The best things in life are free? Including information and music right?

Now apart from the obvious “best things” of love, family, and mother nature the next “best thing” that is free is your spirit and your ability to create. But if this is really true, and I believe it is, then our creations are infinitely valuable to us and henceforth to others.

The reason I’m starting with this is that it has taken me a long time to realise it.  I am of the generation where, as Roblyer (2016) points out, the nature of free-flowing information online and its ease of access led me to the conclusion that everything online should be free. But it isn’t free and shouldn’t be free unless I created it, and herein lies the basis for copyright laws.

As a teacher I have a particularly close relationship with information, knowledge, technology and those influential minds I see before me, daily, accessing it.  It would be irresponsible for me to allow them to use information and resources, digital or analog, and let them reproduce it under their own name.  Thus schools have developed Acceptable Use policies to help teachers clearly define the boundaries, rules and regulations in this ever changing landscape online. If you school doesn’t have one, or you’re not familiar with it now might be the time to quickly jump on your school intranet and look for it.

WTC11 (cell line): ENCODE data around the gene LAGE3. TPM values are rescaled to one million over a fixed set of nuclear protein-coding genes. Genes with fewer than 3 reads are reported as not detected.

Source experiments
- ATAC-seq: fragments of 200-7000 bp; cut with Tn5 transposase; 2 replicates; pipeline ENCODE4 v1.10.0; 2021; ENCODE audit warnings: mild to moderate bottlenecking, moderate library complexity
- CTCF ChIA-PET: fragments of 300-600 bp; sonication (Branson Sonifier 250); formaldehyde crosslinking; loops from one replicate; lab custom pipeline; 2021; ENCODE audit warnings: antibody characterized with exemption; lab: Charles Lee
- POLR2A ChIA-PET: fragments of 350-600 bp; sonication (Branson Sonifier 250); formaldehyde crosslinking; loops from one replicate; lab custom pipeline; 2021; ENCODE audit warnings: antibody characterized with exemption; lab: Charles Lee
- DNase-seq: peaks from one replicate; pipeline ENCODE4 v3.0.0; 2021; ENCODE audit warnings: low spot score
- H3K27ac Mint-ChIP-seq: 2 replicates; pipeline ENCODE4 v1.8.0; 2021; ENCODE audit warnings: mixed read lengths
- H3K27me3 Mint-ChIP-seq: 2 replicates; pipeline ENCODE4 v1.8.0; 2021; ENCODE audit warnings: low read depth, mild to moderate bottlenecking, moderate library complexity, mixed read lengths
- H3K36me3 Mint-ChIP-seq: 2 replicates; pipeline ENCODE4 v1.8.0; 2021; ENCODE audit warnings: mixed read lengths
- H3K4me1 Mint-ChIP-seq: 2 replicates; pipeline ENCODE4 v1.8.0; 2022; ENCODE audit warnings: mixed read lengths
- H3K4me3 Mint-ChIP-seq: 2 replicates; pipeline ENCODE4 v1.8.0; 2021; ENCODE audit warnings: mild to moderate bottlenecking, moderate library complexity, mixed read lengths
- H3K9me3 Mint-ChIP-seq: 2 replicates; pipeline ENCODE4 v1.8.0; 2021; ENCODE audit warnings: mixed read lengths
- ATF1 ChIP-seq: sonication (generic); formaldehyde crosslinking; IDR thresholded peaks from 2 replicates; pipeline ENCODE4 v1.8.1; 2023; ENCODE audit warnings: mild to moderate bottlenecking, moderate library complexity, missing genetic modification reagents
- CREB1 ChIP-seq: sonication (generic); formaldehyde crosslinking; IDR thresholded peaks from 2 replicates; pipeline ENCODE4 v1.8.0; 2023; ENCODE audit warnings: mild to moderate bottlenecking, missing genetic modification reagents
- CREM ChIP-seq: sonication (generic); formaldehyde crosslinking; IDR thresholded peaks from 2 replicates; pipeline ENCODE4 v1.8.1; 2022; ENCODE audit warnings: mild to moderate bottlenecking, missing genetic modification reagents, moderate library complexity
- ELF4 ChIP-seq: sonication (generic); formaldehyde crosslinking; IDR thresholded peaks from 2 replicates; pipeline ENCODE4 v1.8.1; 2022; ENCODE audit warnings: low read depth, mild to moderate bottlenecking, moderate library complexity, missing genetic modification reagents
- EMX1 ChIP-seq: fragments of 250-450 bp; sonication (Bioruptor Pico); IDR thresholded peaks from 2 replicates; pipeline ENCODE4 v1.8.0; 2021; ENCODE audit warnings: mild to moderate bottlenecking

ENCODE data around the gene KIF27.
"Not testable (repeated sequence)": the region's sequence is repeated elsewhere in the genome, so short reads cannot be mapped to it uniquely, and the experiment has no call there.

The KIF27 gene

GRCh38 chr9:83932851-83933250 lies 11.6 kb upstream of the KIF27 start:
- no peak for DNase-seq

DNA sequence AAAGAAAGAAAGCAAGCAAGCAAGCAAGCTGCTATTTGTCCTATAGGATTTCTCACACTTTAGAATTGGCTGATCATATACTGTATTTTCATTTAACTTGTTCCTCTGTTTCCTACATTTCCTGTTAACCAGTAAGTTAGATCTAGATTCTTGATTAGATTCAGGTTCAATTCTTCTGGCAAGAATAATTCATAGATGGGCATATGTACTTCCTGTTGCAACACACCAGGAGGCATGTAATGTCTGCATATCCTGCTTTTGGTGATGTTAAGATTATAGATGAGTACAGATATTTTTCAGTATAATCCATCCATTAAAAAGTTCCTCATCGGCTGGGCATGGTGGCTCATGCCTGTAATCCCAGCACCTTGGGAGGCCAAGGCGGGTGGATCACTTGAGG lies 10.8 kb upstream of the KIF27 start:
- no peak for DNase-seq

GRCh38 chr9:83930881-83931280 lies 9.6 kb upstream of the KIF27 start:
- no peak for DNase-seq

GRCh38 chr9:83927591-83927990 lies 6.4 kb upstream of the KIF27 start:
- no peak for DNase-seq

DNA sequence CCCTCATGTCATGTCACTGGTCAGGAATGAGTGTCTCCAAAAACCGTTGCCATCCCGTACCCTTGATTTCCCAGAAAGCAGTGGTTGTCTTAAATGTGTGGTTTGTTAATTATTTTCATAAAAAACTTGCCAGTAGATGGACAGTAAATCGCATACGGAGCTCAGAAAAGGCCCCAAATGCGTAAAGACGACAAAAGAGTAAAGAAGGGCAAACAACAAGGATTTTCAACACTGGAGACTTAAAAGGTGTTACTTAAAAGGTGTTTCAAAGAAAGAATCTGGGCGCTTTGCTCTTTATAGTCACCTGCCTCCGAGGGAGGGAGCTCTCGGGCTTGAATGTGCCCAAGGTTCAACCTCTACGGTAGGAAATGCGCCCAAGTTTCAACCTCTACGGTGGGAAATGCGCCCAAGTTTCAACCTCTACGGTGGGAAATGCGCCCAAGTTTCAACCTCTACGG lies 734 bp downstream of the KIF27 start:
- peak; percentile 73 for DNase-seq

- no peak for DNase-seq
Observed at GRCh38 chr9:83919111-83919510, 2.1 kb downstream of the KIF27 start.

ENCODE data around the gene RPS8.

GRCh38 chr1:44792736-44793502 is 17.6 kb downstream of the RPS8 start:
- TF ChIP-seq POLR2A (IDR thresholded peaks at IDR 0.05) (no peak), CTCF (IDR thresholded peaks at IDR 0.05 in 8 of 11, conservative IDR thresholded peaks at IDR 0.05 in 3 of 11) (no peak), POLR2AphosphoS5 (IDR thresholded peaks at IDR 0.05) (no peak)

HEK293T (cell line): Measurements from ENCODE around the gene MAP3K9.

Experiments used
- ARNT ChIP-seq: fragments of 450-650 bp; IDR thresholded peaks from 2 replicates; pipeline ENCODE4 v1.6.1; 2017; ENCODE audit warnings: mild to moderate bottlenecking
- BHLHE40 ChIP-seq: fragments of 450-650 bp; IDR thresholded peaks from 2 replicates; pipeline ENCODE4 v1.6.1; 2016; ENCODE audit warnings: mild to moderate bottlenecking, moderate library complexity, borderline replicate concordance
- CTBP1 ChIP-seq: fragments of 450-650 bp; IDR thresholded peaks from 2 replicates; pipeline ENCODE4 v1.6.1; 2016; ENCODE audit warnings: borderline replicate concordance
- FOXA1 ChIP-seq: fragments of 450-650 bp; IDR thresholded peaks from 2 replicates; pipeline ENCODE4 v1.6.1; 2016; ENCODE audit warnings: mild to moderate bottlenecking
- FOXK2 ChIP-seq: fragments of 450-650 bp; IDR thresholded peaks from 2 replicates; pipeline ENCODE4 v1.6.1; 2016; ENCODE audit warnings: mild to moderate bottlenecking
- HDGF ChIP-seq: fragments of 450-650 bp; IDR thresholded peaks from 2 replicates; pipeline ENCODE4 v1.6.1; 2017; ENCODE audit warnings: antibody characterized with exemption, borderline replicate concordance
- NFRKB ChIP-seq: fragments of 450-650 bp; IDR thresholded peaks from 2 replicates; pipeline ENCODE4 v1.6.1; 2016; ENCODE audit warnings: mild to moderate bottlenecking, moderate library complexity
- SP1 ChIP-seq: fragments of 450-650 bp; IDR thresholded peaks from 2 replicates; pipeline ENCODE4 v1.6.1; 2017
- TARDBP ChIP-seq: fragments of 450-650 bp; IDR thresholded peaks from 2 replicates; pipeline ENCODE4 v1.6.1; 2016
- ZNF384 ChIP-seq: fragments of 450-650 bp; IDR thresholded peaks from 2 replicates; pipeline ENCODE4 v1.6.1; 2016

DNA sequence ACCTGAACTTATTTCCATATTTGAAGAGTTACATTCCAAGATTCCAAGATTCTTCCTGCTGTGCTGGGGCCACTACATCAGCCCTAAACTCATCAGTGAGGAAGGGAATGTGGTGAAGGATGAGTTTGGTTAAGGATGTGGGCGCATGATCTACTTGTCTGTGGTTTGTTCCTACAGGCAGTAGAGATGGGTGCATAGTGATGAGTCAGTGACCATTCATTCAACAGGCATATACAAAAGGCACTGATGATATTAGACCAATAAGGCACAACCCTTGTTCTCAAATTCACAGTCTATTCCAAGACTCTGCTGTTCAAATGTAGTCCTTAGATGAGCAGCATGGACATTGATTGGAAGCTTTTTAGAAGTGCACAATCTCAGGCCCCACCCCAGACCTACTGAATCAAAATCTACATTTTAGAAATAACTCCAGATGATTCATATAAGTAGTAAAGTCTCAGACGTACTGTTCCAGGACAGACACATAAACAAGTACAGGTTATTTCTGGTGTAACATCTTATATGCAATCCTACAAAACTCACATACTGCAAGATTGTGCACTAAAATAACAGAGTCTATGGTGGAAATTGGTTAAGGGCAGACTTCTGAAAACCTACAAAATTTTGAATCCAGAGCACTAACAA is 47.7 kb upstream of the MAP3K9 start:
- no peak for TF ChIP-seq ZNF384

An Acceptable Use Policy (AUP), Roblyer (2016) states, is a document that informs staff, students and parents of their obligations around using digital media and devices.  It usually covers the soft areas of:

  • how to behave online
  • how to be safe online
  • best practice and guidelines for working on school owned devices
  • best practice whilst on the school network

and it also covers the harder, legal areas of:

  • copyright laws
  • fair and acceptable use of published materials
  • access to data, your rights
  • online piracy (in terms of music, videos and other documents).

Here are some examples of AUPs from an independent boys school, a girls school and an AUP template policy from an entire state jurisdiction.

Methodist Ladies College in Perth, WA – The Methodist Ladies’ College, Perth, is an independent, Uniting Church, day and boarding school for girls, located in Claremont, a western suburb of Perth, Western Australia.

AUP http://parent.mlc.wa.edu.au/wp-content/uploads/Acceptable-Use-Agreement-2015.pdf

Trinity Grammar – Trinity Grammar School is an independent, Anglican, day and boarding school for boys in Sydney, Australia. The main campus is in Summer Hill, with a preparatory school in Strathfield.

AUP http://www.trinity.nsw.edu.au/navbar/parents/docs/Snr_ICT_form_7-12.pdf

The Victorian Department of Education

AUP http://www.education.vic.gov.au/school/principals/infrastructure/pages/acceptableuse.aspx